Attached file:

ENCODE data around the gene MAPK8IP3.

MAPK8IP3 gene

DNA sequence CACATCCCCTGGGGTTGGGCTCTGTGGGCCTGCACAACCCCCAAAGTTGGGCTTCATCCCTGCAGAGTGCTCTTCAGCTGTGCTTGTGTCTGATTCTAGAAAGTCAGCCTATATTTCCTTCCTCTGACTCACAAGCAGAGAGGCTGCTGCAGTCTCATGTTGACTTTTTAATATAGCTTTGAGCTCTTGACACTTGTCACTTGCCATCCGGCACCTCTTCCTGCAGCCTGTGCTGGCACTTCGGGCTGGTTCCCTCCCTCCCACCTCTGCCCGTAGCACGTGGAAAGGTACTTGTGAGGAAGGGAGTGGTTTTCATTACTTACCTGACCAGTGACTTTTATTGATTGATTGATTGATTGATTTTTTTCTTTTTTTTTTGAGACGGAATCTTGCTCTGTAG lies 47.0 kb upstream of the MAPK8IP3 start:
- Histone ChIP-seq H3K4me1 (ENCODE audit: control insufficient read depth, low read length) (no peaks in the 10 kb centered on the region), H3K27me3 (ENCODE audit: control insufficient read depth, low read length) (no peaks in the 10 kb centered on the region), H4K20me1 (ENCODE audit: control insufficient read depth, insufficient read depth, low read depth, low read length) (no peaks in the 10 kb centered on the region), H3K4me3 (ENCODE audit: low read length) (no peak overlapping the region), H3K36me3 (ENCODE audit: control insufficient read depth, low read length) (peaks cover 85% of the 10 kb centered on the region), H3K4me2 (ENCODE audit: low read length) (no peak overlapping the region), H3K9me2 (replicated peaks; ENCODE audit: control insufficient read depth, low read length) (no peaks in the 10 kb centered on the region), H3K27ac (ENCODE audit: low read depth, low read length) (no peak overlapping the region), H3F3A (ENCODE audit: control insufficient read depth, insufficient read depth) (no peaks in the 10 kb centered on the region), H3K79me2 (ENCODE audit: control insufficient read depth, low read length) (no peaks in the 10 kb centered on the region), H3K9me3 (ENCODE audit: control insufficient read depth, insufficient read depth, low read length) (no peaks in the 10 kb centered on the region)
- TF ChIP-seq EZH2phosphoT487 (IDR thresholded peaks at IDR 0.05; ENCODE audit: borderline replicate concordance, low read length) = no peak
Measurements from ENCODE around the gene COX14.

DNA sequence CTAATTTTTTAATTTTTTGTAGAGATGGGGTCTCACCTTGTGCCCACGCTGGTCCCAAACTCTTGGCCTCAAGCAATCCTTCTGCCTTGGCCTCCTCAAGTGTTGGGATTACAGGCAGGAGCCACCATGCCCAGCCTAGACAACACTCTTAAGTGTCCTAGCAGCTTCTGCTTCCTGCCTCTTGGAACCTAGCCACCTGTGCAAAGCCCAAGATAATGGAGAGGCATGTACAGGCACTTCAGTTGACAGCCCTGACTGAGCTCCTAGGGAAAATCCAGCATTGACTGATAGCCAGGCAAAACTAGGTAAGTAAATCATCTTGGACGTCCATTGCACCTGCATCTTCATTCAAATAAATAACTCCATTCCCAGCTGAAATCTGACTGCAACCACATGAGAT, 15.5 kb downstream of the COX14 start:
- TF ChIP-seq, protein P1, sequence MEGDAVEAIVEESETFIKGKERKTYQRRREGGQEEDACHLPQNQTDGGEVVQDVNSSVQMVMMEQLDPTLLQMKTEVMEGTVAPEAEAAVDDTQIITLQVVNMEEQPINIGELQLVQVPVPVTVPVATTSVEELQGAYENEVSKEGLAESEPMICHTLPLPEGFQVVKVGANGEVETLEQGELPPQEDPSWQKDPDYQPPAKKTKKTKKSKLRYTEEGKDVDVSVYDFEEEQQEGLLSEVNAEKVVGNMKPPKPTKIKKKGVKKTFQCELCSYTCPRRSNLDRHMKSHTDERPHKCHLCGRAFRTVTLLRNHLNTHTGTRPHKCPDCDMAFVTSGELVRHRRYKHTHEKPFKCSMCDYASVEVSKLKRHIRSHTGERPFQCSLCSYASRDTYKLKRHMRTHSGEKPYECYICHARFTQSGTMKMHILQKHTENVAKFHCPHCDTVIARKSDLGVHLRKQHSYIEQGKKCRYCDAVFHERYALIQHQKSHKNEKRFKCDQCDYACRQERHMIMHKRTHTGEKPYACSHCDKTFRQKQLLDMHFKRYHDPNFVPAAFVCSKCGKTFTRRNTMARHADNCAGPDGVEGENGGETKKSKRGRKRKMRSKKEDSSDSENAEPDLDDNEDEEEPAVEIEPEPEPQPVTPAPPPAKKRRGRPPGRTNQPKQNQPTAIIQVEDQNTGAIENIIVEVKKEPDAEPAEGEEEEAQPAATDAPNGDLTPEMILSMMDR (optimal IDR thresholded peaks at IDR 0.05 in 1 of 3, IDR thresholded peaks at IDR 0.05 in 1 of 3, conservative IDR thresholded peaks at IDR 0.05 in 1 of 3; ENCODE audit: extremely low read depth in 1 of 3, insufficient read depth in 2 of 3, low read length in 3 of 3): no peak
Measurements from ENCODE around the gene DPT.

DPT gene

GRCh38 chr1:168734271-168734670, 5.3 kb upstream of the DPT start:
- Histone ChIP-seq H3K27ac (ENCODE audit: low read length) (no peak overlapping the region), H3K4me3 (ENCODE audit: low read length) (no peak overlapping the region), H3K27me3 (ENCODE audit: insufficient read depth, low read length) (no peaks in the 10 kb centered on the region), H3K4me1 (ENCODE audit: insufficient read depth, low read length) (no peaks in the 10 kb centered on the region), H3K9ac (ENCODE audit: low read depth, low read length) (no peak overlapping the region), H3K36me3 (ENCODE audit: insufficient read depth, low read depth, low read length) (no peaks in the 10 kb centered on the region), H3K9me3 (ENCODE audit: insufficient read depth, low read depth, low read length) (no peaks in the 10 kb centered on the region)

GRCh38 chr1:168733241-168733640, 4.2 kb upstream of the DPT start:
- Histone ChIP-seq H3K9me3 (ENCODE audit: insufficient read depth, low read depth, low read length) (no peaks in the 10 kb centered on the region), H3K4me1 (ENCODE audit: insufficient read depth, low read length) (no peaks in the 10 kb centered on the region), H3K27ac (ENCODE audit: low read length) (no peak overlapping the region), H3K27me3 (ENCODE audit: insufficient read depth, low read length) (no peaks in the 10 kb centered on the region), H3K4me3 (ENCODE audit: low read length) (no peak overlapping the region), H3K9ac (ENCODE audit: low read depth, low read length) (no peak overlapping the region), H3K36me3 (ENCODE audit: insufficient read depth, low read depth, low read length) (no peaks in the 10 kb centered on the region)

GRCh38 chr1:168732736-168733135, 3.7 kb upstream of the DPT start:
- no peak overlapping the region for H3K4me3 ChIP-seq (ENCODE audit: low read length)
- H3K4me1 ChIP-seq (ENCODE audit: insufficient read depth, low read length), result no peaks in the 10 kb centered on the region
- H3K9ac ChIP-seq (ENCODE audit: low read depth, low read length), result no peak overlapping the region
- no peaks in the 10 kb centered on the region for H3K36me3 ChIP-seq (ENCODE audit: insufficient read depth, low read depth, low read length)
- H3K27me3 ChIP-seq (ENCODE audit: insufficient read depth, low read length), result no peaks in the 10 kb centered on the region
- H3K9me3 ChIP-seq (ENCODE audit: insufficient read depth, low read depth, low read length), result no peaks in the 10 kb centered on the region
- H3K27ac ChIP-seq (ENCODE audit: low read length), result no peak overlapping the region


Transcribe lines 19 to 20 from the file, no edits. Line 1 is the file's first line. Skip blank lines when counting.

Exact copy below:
- no peaks in the 10 kb centered on the region for H3K36me3 ChIP-seq (ENCODE audit: insufficient read depth, low read depth, low read length)
- H3K27me3 ChIP-seq (ENCODE audit: insufficient read depth, low read length), result no peaks in the 10 kb centered on the region